Gardner: Roy Gleason was only MLB player wounded in Vietnam war

From Sam Gardner at on August 11, 2015:

Baseball was the least of Roy Gleason’s worries during the fall and winter of 1968, as the former Dodgers outfielder sat day after day in a room at Letterman Army Hospital in San Francisco, recovering from injuries suffered in Vietnam that July.

At that time, Gleason wasn’t reflecting about his first major-league hit, a double in his only big-league at-bat, or whether it might also be his last. He wasn’t concerned, either, with the World Series ring that his eight games in the big leagues earned him in 1963 — a piece of memorabilia that was curiously absent when the contents of his foot locker were returned to him that November.

He wasn’t thinking about spring training or whether the shrapnel that littered the left side of his body might put him at a disadvantage if and when he reported to Vero Beach. No, Gleason, who was drafted into the Army during spring training in 1967, was just happy to be anywhere at all after the ambush, sparked by an explosion from above that came just late enough to spare him his life.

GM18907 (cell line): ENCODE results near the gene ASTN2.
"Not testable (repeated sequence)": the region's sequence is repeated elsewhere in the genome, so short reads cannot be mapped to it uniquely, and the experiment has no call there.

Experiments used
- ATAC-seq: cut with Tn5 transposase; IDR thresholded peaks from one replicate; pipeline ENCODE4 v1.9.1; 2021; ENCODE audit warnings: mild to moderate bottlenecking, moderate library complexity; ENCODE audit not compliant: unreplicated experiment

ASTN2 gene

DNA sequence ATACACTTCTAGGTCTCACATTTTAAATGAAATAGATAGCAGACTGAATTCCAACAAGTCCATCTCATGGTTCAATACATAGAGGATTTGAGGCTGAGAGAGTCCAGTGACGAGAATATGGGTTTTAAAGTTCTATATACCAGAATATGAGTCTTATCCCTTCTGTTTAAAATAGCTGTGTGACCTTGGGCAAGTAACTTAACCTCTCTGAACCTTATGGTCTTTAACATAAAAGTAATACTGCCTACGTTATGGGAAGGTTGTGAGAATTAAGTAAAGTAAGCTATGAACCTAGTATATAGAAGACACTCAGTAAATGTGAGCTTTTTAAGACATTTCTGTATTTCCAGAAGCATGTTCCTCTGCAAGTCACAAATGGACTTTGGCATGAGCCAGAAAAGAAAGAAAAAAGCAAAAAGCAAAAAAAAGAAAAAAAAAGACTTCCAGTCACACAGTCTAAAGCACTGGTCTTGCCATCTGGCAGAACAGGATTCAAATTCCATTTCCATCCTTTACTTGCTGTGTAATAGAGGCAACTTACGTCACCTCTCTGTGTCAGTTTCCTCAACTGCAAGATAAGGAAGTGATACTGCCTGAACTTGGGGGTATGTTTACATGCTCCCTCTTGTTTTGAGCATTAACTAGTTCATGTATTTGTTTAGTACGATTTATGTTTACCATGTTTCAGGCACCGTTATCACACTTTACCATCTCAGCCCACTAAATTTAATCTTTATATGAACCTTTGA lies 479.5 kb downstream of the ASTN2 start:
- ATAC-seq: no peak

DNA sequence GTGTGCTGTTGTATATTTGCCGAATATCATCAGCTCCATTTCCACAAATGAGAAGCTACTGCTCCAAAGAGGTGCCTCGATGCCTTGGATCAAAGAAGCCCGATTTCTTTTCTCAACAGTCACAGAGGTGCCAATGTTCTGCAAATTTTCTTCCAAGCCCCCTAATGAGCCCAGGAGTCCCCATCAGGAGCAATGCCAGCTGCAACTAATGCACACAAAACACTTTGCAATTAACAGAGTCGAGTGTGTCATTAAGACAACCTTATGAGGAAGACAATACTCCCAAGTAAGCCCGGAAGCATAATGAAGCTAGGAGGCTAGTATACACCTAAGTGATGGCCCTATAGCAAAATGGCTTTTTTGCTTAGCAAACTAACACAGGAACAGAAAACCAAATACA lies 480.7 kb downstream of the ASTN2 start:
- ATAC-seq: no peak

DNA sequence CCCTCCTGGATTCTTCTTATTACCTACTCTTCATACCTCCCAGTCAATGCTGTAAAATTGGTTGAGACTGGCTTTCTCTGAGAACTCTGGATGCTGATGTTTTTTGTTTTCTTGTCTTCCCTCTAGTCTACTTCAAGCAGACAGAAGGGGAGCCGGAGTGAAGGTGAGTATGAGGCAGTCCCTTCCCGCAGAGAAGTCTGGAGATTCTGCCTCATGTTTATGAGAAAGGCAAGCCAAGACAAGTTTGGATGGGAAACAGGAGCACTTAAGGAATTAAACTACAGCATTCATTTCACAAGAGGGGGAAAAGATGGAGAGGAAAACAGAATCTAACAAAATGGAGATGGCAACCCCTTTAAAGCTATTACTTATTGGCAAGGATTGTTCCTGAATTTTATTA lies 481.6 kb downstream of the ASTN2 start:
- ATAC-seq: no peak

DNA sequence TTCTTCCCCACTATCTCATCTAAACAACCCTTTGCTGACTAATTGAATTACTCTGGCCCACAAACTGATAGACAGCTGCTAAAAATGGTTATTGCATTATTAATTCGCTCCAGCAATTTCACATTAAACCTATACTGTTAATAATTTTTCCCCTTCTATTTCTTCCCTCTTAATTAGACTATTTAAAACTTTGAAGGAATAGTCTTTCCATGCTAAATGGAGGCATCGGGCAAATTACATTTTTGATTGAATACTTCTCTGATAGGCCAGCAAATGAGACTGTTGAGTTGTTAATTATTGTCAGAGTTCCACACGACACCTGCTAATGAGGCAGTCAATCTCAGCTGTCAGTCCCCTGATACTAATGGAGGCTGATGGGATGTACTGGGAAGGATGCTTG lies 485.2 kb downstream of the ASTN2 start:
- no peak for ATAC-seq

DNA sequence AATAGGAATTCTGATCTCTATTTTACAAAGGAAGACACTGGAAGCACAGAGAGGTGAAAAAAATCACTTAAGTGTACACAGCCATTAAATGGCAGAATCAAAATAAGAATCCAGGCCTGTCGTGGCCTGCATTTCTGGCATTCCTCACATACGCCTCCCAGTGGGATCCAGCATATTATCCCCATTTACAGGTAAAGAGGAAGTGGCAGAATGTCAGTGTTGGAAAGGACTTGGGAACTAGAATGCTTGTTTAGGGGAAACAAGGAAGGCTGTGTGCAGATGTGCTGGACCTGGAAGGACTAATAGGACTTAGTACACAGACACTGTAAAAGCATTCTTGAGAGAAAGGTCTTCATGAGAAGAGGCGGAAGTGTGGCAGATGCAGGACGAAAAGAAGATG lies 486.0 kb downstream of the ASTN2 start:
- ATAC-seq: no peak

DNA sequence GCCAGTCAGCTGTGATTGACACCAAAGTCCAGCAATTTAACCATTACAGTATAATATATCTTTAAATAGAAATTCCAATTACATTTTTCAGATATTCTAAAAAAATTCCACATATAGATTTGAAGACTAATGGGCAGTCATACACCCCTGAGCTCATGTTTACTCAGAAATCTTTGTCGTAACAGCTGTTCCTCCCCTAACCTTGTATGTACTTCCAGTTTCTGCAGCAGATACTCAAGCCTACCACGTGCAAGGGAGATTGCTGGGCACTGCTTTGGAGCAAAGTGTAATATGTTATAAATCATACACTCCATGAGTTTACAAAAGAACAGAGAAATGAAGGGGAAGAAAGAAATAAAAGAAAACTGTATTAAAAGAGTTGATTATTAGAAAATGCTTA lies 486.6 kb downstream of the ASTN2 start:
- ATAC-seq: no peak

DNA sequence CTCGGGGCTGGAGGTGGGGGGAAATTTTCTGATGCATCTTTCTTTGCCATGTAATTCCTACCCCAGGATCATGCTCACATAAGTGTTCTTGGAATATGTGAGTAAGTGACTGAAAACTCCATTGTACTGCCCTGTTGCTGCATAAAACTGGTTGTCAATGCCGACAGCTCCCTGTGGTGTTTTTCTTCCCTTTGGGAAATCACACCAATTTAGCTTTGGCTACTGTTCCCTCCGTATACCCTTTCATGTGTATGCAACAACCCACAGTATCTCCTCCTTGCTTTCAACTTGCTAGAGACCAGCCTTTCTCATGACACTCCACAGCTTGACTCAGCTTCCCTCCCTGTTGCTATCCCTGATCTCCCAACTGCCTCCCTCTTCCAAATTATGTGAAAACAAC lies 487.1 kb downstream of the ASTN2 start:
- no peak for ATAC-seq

“I was just ecstatic,” the 72-year-old Gleason said in an interview with FOX Sports last week, “that I was alive and back home.”

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Originally published: August 17, 2015. Last Updated: August 17, 2015.